Also, with rates as low as they are, time is of the essence when locking in a mortgage. The additional steps required to secure the project/renovation work may result in you missing out on today's attractive rates and may keep you "locked out" from a desired rate. Lastly, unless the value of your home immediately increases with the renovations, this mortgage option is not a good idea.
Mellody's Math: If you choose a fix-up mortgage, the $25,000 in home improvements, could cost you a lot more than the price of the repairs. Here is the math:
Traditional 30-year Mortgage Purchase price: $150,000 Down payment: 10 percent ($15,000) Mortgage: $135,000 Interest Rate: 5.37 percent
Your monthly payment would be $755.54 and you would pay a total of $136,994.55 in interest over the life of the loan.
Fixer-Upper Mortgage Purchase price: $150,000 "As completed" value of the property after repairs: $175,000 Down payment: 10% ($17,500) Mortgage: $157,500 Interest Rate: 5.62 percent (.25 percent higher due to fixer-upper mortgage) Your monthly payment would be $906.16 and you would pay a total of $168,718.21 in interest over the life of the loan, meaning the extra $25,000 for repairs would cost you an additional $31,723.66 in interest.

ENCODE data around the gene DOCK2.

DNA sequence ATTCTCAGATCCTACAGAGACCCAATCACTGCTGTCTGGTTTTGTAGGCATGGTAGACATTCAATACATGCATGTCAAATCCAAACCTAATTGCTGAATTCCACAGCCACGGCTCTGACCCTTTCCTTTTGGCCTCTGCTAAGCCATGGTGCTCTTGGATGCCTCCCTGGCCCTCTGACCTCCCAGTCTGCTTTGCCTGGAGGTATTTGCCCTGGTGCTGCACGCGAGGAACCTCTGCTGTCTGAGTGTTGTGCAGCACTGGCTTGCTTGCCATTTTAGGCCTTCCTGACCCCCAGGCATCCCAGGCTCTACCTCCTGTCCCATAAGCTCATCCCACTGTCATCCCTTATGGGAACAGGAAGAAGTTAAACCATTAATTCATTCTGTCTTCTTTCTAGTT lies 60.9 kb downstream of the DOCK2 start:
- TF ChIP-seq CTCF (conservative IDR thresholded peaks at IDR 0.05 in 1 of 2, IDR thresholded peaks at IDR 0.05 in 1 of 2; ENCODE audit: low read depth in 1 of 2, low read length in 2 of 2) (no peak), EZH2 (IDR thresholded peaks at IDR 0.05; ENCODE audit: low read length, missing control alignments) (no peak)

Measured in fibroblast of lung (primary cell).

Piggyback Loans With Lines of Credit: If a buyer is unable to make a down payment of at least 20 percent, they are required to get private mortgage insurance which protects the lender if the borrower defaults on the loan. The downside for the borrower is not only an additional monthly fee, but unlike mortgage interest, no portion of the mortgage insurance payment is tax deductible. As a result, in order to avoid mortgage insurance, some consumers are turning to second or "piggyback" loans with home equity loans or lines of credit-to cover their costs. The first loan is for 80 percent of the purchase price, and the second loan covers the amount the borrower needs in order to fund the 20 percent down payment on their home. The danger with this scenario is it allows borrowers to push the limits by putting next to nothing down while taking on a higher burden of debt.
Mellody's Tip: The problem with this strategy is that as interest rates increase on the line of credit, the amount of your payments could increase beyond your means. The interest rate you pay on your loan is tied to the Prime rate and often has an additional margin added on by the lender (as high as 6 percent). Although the Prime rate is currently at 4 percent, unlike an ARM, there is no safety net which will protect you if it climbs to 12 percent.
Interest-Only: An interest-only mortgage allows a borrower to pay interest only for a set period of time at the beginning of a 30-year loan, lowering the monthly payment during this period. At the end of period (usually 3, 5, 7 or 10 years), the payments are adjusted to include principle and interest over the remaining life of the loan.
In addition to an initial lower monthly payment, the greatest advantage of this type of mortgage is that during the interest-only payment period, the entire monthly payment can be deducted on your tax bill as interest payments are tax-deductible (principle is not). Although there are benefits to this type of financing, especially if the money saved is invested wisely, the downsides can be far greater than the potential upsides.